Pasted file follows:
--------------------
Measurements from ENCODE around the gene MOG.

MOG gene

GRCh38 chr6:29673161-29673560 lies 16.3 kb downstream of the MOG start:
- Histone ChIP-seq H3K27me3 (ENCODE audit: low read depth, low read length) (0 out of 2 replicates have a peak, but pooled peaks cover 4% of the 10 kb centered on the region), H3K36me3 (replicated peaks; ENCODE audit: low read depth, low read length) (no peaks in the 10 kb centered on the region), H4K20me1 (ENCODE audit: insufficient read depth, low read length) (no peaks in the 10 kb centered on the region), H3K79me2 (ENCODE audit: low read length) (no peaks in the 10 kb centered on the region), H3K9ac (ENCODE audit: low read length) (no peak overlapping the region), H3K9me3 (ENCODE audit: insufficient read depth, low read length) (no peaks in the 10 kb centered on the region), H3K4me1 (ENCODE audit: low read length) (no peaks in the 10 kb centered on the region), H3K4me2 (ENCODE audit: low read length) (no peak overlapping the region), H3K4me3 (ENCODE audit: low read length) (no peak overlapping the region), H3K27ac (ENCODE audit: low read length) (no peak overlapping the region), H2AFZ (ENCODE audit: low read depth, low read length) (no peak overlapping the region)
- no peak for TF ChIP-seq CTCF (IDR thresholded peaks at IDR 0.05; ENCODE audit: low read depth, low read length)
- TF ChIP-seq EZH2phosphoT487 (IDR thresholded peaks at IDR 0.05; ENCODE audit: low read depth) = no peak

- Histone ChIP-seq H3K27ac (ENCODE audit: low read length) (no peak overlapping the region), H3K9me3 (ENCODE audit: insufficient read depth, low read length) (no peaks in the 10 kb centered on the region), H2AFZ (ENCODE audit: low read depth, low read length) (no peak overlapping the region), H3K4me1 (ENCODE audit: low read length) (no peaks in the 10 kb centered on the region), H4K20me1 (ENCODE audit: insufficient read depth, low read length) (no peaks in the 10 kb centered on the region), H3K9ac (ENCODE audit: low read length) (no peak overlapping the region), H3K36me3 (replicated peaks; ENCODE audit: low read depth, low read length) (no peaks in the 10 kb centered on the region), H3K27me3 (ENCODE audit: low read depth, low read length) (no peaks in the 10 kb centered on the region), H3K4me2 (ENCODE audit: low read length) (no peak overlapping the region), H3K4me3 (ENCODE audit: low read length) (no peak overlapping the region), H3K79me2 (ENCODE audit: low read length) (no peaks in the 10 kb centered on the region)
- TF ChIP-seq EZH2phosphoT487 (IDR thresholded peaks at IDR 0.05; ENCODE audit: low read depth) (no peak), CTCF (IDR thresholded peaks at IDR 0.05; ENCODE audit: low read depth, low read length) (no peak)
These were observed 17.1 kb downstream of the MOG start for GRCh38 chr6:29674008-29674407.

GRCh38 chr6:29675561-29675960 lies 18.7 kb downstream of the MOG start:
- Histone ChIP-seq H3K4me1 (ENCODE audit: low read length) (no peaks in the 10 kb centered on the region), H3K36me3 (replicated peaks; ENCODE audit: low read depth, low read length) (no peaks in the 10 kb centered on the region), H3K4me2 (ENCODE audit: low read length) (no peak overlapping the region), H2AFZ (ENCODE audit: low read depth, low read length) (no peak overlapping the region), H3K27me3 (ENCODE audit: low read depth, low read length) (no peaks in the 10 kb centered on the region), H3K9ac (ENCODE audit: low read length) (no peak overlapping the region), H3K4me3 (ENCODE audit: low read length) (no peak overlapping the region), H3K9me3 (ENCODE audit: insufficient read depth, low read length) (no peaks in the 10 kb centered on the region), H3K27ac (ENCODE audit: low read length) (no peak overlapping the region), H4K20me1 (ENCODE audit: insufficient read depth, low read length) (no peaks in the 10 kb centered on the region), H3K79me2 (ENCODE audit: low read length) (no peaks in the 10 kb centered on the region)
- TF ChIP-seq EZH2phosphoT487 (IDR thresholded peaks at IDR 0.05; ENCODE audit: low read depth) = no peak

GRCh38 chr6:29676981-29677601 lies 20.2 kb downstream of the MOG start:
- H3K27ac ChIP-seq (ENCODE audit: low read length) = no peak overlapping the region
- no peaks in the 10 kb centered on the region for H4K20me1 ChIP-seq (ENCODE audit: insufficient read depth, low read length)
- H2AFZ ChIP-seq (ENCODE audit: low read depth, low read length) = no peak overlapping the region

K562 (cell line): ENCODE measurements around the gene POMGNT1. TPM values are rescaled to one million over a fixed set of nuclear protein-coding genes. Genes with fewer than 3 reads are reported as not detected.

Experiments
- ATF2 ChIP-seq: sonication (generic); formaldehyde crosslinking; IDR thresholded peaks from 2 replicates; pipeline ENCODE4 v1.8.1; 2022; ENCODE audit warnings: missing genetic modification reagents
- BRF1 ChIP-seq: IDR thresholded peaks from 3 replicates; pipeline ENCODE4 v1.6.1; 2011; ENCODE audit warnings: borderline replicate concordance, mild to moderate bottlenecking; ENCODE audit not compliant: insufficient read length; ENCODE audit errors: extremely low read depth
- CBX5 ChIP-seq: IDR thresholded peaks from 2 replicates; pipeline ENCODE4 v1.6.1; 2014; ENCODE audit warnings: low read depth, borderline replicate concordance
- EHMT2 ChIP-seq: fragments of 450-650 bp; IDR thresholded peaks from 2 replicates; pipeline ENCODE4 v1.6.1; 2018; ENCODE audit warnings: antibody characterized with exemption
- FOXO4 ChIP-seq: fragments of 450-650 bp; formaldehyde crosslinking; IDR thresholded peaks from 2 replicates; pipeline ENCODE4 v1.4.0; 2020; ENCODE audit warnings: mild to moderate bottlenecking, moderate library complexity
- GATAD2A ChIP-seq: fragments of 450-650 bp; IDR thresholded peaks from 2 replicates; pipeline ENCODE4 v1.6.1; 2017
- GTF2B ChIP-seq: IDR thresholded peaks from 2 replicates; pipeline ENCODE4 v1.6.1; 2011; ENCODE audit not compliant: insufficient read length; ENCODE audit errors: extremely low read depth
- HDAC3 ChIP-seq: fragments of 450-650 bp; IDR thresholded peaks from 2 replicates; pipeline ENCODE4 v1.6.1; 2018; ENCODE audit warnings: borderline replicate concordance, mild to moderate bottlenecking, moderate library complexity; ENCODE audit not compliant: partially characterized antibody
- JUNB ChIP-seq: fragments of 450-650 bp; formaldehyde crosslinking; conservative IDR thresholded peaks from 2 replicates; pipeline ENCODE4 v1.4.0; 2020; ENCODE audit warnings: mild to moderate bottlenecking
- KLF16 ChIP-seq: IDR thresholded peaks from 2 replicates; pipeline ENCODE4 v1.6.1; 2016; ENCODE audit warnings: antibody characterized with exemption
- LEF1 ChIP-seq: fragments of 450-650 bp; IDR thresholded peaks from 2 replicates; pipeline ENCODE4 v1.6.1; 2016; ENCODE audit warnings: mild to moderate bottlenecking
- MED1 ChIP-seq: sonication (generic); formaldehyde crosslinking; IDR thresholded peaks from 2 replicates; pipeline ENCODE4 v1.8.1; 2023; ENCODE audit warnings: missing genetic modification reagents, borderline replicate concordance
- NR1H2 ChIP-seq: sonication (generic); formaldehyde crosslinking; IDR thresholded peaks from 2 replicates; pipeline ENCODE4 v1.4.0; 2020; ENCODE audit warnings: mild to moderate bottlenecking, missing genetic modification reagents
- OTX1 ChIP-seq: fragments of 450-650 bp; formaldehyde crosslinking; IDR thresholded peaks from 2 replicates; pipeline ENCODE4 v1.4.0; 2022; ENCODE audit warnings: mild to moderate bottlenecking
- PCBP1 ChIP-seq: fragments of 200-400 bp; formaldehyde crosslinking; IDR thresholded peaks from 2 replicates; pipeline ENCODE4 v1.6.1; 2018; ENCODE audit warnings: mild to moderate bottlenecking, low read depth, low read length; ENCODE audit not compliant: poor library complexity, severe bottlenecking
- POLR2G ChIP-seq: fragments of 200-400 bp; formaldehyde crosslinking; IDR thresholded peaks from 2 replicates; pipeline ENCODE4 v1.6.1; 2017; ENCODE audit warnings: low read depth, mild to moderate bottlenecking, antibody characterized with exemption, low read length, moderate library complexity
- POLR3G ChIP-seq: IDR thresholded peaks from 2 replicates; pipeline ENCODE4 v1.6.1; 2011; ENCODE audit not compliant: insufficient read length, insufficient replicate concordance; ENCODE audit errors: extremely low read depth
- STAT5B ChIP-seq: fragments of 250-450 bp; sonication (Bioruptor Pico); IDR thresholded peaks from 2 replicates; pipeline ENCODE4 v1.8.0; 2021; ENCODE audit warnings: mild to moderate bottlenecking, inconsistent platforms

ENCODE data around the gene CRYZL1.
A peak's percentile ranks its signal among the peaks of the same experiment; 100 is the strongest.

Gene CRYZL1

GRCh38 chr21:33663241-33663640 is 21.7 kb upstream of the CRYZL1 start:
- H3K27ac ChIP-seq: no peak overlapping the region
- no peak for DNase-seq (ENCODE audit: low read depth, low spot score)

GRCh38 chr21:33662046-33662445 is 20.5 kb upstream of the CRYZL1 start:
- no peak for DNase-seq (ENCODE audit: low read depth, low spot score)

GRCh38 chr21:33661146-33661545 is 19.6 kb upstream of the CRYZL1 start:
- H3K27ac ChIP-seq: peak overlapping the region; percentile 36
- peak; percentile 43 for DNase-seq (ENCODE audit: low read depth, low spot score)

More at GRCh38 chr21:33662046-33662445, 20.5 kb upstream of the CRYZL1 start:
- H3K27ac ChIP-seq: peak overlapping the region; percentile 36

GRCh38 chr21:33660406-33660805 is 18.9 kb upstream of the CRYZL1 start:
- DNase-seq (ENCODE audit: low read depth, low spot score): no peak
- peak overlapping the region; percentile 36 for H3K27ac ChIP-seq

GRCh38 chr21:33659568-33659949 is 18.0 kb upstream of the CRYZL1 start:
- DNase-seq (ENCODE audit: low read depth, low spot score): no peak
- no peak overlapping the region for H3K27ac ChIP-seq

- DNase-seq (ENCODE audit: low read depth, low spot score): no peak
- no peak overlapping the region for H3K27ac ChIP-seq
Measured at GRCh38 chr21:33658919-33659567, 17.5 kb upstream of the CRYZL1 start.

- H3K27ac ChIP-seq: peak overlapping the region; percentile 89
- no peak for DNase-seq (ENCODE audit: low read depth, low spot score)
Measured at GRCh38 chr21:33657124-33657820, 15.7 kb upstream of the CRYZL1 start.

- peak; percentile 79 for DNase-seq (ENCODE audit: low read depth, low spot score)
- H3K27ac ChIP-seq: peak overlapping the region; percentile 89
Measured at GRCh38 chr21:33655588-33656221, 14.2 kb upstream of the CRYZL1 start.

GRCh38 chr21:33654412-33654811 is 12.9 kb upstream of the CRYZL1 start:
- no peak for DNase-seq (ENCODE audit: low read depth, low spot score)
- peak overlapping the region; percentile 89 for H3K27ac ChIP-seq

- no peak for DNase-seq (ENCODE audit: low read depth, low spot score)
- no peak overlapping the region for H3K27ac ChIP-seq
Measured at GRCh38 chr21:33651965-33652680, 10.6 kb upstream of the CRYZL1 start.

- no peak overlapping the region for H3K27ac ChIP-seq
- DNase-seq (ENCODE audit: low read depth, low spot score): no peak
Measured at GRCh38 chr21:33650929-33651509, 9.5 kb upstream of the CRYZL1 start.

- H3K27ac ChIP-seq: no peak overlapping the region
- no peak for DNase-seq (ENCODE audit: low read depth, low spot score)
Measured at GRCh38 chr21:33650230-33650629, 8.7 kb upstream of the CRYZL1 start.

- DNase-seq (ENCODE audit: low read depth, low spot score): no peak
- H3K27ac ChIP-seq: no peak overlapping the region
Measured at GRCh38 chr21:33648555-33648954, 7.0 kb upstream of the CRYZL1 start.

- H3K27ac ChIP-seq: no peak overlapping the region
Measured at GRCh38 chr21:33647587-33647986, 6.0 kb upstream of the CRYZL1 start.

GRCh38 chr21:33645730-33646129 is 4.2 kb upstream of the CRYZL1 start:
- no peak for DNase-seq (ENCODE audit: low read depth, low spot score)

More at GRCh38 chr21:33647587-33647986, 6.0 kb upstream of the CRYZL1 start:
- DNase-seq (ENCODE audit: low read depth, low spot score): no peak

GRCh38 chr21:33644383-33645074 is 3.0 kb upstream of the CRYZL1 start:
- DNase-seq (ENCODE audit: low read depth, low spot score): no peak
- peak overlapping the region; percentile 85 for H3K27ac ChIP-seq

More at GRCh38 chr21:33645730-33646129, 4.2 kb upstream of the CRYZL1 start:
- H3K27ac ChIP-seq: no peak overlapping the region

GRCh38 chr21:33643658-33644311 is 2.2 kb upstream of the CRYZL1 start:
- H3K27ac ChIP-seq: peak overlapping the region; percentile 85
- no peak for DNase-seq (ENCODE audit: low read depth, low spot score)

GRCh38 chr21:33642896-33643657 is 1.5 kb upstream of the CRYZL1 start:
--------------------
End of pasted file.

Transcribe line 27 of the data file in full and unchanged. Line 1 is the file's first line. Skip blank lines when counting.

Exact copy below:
- JUNB ChIP-seq: fragments of 450-650 bp; formaldehyde crosslinking; conservative IDR thresholded peaks from 2 replicates; pipeline ENCODE4 v1.4.0; 2020; ENCODE audit warnings: mild to moderate bottlenecking